BY: Sonny Bunch
As I’ve noted elsewhere, the discussion surrounding the reboot of Ghostbusters (1984) is pretty terrible because Ghostbusters (2016) has devolved into a front in the culture war and no culture war issue can ever be discussed with anything resembling decency. Allow me, then, to offer a few do’s and don’ts for discussing the reboot without sounding like an idiot or a jerk.Read More
As I’ve noted elsewhere, the discussion surrounding the reboot of Ghostbusters (1984) is pretty terrible because Ghostbusters (2016) has devolved into a front in the culture war and no culture war issue can ever be discussed with anything resembling decency. Allow me, then, to offer a few do’s and don’ts for discussing the reboot without sounding like an idiot or a jerk.
Do highlight the mediocre gross in a smart way. Breathless stories about “empty theaters” on opening night that certain websites ran with are the worst form of anecdata: totally unverifiable and unquantifiable. Do not circulate those stories. Similarly, you should cast a critical eye on any story that suggests Ghostbusters (2016) was some sort of win at the box office. Forces on both sides of the cultural divide have been spinning the opening weekend gross as hard as they can to promulgate their preferred narrative.
Instead, look at the actual numbers, which are decidedly mediocre: Ghostbusters (2016) grossed $46 million in its opening weekend. This is only $5 million more than Independence Day: Resurgence, an opening that was (accurately) derided as a huge bomb. Ghostbusters (2016) isn’t as big a debacle because director Paul Feig and star Melissa McCarthy tend to have good multiples; their last three movies have done multiples around four, and their first, Bridesmaids, did a multiple over six. These are outrageously good figures.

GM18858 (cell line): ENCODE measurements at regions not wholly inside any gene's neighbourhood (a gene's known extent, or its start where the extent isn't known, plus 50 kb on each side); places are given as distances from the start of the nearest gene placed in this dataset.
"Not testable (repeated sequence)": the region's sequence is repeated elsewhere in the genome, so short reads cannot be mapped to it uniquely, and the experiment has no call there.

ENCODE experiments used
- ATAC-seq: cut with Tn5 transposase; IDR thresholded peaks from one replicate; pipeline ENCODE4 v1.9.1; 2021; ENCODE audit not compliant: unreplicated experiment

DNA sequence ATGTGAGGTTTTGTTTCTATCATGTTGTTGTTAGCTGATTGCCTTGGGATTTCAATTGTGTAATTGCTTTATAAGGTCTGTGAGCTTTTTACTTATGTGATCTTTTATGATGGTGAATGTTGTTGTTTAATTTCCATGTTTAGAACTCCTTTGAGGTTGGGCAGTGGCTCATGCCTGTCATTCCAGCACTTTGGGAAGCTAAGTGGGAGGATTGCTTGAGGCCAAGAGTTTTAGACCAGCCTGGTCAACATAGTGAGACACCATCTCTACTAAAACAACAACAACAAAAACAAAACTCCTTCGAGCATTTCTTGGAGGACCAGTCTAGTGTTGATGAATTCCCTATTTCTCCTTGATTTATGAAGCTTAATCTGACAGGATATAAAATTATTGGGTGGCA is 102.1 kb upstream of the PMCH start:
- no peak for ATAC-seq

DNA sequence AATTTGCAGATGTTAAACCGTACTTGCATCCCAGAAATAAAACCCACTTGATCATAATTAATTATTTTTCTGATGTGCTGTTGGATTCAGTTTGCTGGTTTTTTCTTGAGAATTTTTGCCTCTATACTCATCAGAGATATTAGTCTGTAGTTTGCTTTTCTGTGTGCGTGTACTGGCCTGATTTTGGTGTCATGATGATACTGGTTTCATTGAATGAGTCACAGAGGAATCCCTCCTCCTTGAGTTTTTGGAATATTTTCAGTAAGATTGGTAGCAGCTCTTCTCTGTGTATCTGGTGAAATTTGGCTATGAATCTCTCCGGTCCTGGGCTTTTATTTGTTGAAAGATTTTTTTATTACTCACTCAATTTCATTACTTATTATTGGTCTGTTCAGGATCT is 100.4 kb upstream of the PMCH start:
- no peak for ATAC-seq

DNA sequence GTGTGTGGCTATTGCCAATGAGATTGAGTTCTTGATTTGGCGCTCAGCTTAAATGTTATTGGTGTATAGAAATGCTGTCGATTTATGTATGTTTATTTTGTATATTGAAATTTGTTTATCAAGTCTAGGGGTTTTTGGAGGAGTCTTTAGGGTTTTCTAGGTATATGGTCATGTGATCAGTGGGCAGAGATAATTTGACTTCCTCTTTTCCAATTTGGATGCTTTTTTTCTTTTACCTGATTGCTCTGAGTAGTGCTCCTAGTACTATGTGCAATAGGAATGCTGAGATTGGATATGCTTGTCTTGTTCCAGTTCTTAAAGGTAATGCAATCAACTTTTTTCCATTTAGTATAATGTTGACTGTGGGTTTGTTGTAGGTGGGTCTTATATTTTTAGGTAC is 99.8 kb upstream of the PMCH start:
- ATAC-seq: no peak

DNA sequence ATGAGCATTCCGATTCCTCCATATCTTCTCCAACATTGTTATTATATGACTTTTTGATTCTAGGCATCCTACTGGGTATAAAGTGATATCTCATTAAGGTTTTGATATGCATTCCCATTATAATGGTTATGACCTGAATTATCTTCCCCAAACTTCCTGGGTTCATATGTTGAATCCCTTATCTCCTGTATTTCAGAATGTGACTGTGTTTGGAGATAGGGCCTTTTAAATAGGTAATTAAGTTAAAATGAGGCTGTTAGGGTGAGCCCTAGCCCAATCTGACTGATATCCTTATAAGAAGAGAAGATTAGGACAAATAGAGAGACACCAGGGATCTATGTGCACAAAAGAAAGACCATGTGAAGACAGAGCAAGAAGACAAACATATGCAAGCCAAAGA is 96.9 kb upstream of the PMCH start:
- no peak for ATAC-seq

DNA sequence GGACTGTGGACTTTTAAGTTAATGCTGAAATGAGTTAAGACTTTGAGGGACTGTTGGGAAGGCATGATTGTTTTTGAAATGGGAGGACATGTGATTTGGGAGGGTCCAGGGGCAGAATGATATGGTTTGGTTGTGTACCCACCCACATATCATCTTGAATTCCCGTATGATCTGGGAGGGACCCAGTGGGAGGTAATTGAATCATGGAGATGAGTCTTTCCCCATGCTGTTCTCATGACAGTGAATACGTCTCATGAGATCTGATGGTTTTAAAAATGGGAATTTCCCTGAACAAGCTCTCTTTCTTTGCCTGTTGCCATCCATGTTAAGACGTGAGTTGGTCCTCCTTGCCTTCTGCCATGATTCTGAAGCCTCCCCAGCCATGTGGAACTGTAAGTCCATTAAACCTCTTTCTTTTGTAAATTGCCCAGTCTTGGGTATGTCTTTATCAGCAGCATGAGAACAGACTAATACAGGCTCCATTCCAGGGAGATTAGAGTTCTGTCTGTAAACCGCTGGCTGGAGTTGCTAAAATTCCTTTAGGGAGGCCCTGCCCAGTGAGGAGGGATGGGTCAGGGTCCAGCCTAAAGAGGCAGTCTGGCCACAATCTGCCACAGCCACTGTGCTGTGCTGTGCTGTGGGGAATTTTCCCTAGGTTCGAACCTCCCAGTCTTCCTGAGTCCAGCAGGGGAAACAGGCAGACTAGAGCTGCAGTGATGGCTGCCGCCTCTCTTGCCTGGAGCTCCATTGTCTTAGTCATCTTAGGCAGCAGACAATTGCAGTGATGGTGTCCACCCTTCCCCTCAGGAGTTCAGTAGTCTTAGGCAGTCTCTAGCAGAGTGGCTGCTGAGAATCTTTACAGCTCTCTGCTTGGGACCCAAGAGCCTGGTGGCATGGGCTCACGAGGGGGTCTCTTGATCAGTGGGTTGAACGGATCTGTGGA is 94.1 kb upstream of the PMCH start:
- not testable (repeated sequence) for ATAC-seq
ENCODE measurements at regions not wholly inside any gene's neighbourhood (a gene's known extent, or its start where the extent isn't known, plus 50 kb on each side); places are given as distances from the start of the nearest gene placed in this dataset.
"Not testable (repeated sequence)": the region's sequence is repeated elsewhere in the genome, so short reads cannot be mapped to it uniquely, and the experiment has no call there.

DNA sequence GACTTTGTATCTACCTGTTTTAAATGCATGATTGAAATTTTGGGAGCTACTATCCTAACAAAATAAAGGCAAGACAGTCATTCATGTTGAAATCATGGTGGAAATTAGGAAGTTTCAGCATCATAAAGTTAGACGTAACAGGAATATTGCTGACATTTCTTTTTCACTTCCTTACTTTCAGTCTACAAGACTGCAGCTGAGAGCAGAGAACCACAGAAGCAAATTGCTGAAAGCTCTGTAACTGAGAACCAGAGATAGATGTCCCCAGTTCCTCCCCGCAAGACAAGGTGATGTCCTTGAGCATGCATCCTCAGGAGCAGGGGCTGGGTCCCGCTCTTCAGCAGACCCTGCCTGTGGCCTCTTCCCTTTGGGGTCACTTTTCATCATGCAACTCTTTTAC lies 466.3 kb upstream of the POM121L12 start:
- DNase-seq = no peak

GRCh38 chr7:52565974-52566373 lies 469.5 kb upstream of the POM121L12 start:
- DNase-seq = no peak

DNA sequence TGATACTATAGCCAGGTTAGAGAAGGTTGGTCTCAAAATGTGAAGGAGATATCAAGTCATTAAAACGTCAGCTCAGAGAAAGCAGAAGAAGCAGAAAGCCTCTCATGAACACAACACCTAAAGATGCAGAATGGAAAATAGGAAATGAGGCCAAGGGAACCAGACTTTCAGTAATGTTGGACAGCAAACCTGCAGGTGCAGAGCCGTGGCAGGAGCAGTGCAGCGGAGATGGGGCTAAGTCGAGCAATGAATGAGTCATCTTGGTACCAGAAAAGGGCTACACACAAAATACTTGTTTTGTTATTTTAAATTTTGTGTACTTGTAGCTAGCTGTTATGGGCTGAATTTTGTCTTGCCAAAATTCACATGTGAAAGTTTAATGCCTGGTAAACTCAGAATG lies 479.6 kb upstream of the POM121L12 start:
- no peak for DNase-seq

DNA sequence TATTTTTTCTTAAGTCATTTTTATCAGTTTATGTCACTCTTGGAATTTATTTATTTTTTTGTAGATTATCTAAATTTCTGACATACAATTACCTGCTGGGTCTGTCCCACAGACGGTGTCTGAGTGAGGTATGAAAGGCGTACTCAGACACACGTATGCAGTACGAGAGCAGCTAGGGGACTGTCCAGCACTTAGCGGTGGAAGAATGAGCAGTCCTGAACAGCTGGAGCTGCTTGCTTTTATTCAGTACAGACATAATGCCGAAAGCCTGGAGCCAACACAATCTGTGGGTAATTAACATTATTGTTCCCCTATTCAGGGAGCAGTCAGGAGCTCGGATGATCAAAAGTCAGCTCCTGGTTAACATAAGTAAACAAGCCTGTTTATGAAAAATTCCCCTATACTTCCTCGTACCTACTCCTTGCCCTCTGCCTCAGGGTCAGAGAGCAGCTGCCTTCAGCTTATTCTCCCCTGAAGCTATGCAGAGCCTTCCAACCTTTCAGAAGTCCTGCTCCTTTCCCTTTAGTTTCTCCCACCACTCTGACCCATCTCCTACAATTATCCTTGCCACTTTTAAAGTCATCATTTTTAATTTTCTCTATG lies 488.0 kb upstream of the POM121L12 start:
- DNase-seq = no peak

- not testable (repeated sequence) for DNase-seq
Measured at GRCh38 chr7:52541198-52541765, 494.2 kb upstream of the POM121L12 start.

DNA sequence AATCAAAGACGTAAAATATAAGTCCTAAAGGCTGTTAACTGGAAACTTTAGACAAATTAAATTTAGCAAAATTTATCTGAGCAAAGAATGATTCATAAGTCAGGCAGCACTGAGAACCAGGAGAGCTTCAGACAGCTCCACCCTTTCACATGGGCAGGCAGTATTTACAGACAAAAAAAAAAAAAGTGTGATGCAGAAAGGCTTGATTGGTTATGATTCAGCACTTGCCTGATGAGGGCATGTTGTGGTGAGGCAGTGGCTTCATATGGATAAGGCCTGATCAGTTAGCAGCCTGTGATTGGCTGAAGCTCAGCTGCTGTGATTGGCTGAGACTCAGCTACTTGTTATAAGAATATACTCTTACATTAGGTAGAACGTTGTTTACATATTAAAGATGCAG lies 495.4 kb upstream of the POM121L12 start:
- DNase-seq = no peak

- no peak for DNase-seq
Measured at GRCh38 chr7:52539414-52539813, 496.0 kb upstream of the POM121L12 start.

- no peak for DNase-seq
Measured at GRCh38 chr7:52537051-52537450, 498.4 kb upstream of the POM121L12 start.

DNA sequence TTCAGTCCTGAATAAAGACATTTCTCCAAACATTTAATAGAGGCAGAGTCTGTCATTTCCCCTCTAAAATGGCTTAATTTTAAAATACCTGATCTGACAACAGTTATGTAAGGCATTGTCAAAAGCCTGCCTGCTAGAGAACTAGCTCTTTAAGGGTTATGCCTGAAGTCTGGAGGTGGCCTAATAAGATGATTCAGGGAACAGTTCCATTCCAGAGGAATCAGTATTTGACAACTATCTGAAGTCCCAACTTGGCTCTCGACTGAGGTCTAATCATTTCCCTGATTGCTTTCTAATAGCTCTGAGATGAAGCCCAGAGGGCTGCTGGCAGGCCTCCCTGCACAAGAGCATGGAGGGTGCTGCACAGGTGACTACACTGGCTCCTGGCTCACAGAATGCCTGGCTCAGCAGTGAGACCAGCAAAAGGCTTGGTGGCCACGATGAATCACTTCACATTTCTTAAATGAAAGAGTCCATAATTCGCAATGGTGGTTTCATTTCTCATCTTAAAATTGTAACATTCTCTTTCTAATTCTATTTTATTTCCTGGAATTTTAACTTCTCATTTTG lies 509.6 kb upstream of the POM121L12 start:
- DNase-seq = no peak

That being said, there’s good reason to be skeptical that Ghostbusters (2016) will hold similarly well:
“The more I ponder it, the worse this scenario plays out. Curiosity played a big factor in the $46 million debut and, as such, I doubt it will hold like a typical Feig comedy. In fact, I think it’s going to drop big time when Star Trek Beyond and Ice Age: Collision Course open next week,” says box-office analyst Jeff Bock.
“I know Sony is crowing about it being a great opening for a comedy, but the entire Ghostbusters legacy is what’s at stake here, and it’s not looking good. This was supposed to be a blockbuster,” he continues. “Sony definitively did not launch a franchise, and seemingly they might be the only ones that don’t know it. I know it’s been a tough road for them, and I feel for them.”
And, of course, comedies tend to fare more poorly overseas than do action films. So keep that in mind.